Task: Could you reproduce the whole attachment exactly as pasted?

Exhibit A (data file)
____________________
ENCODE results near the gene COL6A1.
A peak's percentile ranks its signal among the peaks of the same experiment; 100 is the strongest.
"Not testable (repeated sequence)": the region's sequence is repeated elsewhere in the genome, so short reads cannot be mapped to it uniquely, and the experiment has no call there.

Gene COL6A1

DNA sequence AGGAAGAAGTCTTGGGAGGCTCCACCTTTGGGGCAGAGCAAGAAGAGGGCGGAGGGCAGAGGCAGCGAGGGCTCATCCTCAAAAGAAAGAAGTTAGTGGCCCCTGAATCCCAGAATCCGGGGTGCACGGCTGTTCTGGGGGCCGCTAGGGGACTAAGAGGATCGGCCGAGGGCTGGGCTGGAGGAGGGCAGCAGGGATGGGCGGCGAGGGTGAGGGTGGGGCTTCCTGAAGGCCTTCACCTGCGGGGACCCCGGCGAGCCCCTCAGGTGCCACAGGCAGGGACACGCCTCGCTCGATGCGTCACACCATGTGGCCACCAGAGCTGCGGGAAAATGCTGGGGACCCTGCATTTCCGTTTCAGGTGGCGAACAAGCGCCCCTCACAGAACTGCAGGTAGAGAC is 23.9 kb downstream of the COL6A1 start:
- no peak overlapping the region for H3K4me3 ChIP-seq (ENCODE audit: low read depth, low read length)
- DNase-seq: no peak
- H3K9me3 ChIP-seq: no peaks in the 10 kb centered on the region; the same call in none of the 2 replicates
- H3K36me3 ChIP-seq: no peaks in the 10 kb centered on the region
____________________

ENCODE results near the gene COL6A1.
A peak's percentile ranks its signal among the peaks of the same experiment; 100 is the strongest.
"Not testable (repeated sequence)": the region's sequence is repeated elsewhere in the genome, so short reads cannot be mapped to it uniquely, and the experiment has no call there.

Gene COL6A1

DNA sequence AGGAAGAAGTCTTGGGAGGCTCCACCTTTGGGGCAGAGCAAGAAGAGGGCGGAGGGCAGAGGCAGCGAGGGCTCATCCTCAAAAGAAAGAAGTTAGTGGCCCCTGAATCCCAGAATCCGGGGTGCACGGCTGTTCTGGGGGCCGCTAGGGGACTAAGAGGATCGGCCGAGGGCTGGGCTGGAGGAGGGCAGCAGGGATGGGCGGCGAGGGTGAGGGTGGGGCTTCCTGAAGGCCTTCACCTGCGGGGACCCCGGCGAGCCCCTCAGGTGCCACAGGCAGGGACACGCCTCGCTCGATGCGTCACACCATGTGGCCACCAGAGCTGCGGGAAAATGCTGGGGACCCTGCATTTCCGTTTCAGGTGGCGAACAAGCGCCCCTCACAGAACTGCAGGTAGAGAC is 23.9 kb downstream of the COL6A1 start:
- no peak overlapping the region for H3K4me3 ChIP-seq (ENCODE audit: low read depth, low read length)
- DNase-seq: no peak
- H3K9me3 ChIP-seq: no peaks in the 10 kb centered on the region; the same call in none of the 2 replicates
- H3K36me3 ChIP-seq: no peaks in the 10 kb centered on the region